An arch built in the upper part of the cistern of plastered ashlar stones was used to support the ceiling. Ledges of sorts were hewn in bedrock for placing the voussoirs. Two rows of stone slab covers, placed in the upper north and south part of the cistern had partly rested on bedrock and partly on the arch. The spaces between the covering slabs were filled with gray cement. Sections of a crushed-chalk floor (L152), which apparently covered the entire surface of the slabs, were exposed above the covering slabs. The cistern had two openings that were ascribed to two different phases of its use. The later opening was a square shaft built of fieldstones (W102), whereas the earlier opening was plastered and set between the covering slabs in the northern row and the voussoirs. It was blocked with fieldstones, similar to those used in the construction of the later opening and it therefore seems that these two actions were performed contemporaneously. The soil that had accumulated at the bottom of the cistern was not excavated. It seems that this soil penetrated into the cistern as a result of earthmoving activity by mechanical equipment. A similar cistern, excavated by Macalister in the 1920s in Area 5 south of here, was dated to the Herodian period (Macalister R.A.S. and Duncan J.G. 1926. Excavations on the Hill of Ophel, Jerusalem 1923–1925 [PEFA 4]).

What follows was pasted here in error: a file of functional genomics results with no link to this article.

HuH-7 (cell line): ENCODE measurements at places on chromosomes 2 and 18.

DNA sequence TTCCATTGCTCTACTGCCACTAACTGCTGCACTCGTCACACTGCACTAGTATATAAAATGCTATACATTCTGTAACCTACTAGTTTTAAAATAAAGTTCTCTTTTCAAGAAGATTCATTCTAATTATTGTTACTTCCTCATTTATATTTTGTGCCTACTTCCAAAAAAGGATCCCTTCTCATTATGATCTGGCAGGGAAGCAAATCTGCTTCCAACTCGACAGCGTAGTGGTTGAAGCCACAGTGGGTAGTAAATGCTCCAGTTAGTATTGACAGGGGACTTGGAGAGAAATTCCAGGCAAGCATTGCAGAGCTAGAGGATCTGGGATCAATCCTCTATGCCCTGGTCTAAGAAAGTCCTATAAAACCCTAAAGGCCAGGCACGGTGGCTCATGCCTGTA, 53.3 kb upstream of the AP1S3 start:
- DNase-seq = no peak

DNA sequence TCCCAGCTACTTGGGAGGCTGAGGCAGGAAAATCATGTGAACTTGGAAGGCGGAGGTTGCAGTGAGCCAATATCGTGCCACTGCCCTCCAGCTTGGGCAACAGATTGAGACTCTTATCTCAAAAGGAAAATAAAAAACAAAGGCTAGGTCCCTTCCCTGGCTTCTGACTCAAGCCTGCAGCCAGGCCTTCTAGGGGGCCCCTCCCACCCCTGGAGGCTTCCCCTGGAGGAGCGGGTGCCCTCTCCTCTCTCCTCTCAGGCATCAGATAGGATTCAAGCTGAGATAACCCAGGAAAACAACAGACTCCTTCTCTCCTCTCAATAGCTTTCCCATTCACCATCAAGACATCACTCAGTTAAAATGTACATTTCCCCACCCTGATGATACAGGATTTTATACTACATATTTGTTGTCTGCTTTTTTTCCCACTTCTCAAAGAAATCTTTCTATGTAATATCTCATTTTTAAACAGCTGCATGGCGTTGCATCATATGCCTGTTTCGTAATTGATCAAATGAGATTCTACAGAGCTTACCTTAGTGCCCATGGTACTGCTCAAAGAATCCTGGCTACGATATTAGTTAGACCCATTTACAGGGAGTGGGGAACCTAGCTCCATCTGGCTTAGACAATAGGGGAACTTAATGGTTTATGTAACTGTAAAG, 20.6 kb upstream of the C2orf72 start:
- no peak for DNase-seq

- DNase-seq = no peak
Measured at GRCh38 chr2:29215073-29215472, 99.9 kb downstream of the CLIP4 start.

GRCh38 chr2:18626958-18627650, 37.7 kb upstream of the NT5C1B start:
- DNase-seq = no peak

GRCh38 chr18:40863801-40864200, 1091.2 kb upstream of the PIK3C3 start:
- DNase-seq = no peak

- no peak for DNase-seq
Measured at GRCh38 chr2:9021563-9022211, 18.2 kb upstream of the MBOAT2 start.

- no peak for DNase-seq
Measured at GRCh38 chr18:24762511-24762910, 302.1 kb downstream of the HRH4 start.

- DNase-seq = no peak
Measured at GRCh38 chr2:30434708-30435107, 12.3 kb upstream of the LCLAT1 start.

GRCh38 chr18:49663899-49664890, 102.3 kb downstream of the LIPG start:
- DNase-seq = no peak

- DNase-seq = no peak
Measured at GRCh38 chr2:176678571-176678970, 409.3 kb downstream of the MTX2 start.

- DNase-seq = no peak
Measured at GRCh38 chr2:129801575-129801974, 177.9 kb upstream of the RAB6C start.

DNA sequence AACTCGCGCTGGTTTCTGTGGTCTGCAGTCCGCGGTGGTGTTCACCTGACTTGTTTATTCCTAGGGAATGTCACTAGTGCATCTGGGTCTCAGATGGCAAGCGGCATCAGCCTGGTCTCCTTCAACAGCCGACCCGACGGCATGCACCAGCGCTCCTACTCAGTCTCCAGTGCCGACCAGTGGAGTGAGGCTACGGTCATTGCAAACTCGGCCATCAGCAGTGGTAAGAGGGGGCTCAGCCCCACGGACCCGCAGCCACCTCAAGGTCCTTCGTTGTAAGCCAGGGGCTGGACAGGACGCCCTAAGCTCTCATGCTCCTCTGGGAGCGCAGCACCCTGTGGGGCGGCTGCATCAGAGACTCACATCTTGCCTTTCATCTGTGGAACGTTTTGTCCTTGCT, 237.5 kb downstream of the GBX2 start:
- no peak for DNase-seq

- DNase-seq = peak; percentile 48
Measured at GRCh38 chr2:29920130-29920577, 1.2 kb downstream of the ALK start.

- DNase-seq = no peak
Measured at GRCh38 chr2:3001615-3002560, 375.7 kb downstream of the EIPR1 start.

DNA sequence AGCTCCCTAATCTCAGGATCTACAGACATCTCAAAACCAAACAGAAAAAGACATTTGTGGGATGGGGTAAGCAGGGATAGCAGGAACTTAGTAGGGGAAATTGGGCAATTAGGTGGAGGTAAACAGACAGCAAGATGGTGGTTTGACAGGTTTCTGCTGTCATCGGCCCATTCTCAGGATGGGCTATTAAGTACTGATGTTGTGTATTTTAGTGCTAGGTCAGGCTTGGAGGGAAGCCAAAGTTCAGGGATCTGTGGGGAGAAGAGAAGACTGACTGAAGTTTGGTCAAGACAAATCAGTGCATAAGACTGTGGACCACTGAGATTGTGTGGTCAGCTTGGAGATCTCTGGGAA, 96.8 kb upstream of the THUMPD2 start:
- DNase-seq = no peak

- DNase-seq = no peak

The southern part of an installation (L153), built of dark gray cement and coated with light gray plaster, was exposed next to the cistern’s northern covering slabs. Two steps built in the western side of the installation were plastered too. The bottom of the installation was not exposed.
Two walls (W100, W101) that formed the northeastern corner of a room were discovered atop the cistern’s southern covering slabs. The walls, built of different size fieldstones, were preserved two to three courses high (max. 0.76 m). Soil fill exposed inside the corner (L158), down to the base of the walls, yielded a bag-shaped jar (Fig. 3:4) and a bowl (Fig. 3:5) from the Roman period (second–fourth centuries CE) and a krater of the arched-rim basin type (Fig. 3:1), a rouletted bowl with gouged decoration (Fig. 3:2) and a cooking pot (Fig. 3:3) from the Byzantine period (fifth–sixth centuries CE). Soil fill, close to W100 and outside the corner between the walls, contained a krater decorated with finger indentations and wavy combing that dated to the Abbasid period (ninth–tenth centuries CE; Fig. 3:6).